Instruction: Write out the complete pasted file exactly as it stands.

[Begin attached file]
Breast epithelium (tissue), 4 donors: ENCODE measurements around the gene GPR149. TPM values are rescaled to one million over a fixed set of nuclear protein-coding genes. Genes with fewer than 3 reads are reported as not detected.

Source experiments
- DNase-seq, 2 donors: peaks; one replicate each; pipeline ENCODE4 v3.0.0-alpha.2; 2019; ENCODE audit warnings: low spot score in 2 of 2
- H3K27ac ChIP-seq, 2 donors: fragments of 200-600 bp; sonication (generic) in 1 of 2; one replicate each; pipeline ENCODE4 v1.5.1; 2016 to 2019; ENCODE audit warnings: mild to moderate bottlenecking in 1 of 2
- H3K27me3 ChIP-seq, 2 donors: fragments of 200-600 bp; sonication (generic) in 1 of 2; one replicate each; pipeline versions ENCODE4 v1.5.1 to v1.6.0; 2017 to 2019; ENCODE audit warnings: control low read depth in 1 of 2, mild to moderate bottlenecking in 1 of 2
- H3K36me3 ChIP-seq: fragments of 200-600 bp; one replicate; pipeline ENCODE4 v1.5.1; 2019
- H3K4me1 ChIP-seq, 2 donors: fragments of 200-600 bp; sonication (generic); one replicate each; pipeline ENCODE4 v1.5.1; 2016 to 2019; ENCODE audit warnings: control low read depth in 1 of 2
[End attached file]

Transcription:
Breast epithelium (tissue), 4 donors: ENCODE measurements around the gene GPR149. TPM values are rescaled to one million over a fixed set of nuclear protein-coding genes. Genes with fewer than 3 reads are reported as not detected.

Source experiments
- DNase-seq, 2 donors: peaks; one replicate each; pipeline ENCODE4 v3.0.0-alpha.2; 2019; ENCODE audit warnings: low spot score in 2 of 2
- H3K27ac ChIP-seq, 2 donors: fragments of 200-600 bp; sonication (generic) in 1 of 2; one replicate each; pipeline ENCODE4 v1.5.1; 2016 to 2019; ENCODE audit warnings: mild to moderate bottlenecking in 1 of 2
- H3K27me3 ChIP-seq, 2 donors: fragments of 200-600 bp; sonication (generic) in 1 of 2; one replicate each; pipeline versions ENCODE4 v1.5.1 to v1.6.0; 2017 to 2019; ENCODE audit warnings: control low read depth in 1 of 2, mild to moderate bottlenecking in 1 of 2
- H3K36me3 ChIP-seq: fragments of 200-600 bp; one replicate; pipeline ENCODE4 v1.5.1; 2019
- H3K4me1 ChIP-seq, 2 donors: fragments of 200-600 bp; sonication (generic); one replicate each; pipeline ENCODE4 v1.5.1; 2016 to 2019; ENCODE audit warnings: control low read depth in 1 of 2